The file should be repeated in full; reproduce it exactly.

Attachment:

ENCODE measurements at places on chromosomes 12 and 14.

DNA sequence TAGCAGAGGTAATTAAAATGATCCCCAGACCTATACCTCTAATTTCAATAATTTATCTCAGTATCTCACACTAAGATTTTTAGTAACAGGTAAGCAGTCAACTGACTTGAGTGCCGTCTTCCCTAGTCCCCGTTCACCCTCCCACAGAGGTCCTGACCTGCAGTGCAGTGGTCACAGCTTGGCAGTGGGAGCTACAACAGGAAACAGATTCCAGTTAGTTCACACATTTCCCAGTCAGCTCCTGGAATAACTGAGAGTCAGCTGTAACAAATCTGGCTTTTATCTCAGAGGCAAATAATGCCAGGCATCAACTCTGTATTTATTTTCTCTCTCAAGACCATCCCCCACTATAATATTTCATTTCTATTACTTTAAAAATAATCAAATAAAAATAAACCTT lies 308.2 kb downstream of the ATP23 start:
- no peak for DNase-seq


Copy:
ENCODE measurements at places on chromosomes 12 and 14.

DNA sequence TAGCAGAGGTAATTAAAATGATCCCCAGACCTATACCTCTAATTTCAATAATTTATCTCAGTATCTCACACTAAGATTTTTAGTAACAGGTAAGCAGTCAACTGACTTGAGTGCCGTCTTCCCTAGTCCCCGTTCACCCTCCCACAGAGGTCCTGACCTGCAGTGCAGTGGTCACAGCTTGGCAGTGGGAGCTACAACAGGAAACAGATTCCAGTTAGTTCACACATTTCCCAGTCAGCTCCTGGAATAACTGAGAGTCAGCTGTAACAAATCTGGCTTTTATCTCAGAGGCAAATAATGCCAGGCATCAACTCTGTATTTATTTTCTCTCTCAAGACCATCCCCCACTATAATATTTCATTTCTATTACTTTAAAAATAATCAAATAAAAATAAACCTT lies 308.2 kb downstream of the ATP23 start:
- no peak for DNase-seq